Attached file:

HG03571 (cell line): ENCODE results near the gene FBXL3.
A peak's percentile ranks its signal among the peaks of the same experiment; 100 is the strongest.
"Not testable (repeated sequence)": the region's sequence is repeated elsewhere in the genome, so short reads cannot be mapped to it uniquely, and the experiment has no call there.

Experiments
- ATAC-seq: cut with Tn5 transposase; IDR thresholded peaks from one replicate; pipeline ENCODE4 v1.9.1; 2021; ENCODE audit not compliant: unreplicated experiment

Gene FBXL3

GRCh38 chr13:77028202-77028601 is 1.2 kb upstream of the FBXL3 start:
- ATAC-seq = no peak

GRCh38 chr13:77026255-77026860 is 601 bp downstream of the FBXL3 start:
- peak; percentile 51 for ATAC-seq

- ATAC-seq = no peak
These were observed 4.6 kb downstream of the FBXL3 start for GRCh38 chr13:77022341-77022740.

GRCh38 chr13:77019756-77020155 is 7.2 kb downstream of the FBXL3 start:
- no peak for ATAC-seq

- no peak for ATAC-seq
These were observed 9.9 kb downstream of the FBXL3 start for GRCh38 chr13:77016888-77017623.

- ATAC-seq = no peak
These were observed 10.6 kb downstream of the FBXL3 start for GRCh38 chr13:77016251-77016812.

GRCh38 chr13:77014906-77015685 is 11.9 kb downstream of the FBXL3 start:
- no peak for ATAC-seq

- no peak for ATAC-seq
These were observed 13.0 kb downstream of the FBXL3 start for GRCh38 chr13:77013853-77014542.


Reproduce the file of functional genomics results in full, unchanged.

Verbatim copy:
HG03571 (cell line): ENCODE results near the gene FBXL3.
A peak's percentile ranks its signal among the peaks of the same experiment; 100 is the strongest.
"Not testable (repeated sequence)": the region's sequence is repeated elsewhere in the genome, so short reads cannot be mapped to it uniquely, and the experiment has no call there.

Experiments
- ATAC-seq: cut with Tn5 transposase; IDR thresholded peaks from one replicate; pipeline ENCODE4 v1.9.1; 2021; ENCODE audit not compliant: unreplicated experiment

Gene FBXL3

GRCh38 chr13:77028202-77028601 is 1.2 kb upstream of the FBXL3 start:
- ATAC-seq = no peak

GRCh38 chr13:77026255-77026860 is 601 bp downstream of the FBXL3 start:
- peak; percentile 51 for ATAC-seq

- ATAC-seq = no peak
These were observed 4.6 kb downstream of the FBXL3 start for GRCh38 chr13:77022341-77022740.

GRCh38 chr13:77019756-77020155 is 7.2 kb downstream of the FBXL3 start:
- no peak for ATAC-seq

- no peak for ATAC-seq
These were observed 9.9 kb downstream of the FBXL3 start for GRCh38 chr13:77016888-77017623.

- ATAC-seq = no peak
These were observed 10.6 kb downstream of the FBXL3 start for GRCh38 chr13:77016251-77016812.

GRCh38 chr13:77014906-77015685 is 11.9 kb downstream of the FBXL3 start:
- no peak for ATAC-seq

- no peak for ATAC-seq
These were observed 13.0 kb downstream of the FBXL3 start for GRCh38 chr13:77013853-77014542.